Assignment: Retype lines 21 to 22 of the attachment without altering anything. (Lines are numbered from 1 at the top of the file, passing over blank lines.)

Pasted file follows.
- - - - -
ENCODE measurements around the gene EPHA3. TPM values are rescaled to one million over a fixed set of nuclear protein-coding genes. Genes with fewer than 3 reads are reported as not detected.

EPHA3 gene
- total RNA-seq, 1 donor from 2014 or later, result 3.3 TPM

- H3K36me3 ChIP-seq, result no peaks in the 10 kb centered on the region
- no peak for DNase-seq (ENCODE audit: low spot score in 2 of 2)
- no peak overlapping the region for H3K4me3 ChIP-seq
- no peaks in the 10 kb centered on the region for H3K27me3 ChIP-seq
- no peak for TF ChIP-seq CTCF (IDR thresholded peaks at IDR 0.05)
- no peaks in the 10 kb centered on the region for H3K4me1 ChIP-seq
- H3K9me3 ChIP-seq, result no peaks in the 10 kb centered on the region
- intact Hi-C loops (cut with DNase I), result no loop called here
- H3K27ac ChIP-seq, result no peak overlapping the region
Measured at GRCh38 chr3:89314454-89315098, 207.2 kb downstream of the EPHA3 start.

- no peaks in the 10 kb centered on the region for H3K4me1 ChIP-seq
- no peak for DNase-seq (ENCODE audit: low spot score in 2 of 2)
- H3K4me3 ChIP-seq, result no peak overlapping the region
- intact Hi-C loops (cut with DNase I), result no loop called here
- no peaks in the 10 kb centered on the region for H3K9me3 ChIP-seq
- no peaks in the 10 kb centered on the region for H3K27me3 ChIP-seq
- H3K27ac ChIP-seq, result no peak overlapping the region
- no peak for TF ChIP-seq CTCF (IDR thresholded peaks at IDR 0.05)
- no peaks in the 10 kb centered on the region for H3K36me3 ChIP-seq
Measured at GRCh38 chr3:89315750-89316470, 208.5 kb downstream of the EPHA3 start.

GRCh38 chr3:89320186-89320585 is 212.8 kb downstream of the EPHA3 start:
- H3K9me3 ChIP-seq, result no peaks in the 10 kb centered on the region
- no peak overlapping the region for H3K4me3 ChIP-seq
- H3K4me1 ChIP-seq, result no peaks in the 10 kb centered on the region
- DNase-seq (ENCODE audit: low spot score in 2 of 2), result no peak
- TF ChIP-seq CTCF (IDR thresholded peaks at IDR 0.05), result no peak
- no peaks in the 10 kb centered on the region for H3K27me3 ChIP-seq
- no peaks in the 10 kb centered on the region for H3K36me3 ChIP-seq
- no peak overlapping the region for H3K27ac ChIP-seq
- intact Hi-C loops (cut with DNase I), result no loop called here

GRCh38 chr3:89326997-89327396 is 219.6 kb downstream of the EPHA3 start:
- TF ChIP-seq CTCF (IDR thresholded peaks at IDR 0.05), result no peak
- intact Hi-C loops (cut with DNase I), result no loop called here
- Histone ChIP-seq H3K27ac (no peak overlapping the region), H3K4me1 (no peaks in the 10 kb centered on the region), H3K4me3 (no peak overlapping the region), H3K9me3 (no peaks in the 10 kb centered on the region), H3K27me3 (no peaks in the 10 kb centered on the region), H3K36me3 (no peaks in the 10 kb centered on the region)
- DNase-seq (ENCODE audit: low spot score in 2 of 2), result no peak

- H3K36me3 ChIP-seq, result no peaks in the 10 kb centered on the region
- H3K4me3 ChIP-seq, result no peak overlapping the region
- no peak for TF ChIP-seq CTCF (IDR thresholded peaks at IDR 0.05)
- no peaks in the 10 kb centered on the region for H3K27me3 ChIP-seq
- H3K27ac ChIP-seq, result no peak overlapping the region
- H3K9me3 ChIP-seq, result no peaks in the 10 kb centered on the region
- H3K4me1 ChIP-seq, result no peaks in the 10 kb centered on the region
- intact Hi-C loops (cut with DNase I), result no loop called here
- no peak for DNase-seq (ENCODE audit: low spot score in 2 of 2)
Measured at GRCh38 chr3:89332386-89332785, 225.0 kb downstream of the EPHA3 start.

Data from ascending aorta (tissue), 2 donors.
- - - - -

- no peak for TF ChIP-seq CTCF (IDR thresholded peaks at IDR 0.05)
- no peaks in the 10 kb centered on the region for H3K36me3 ChIP-seq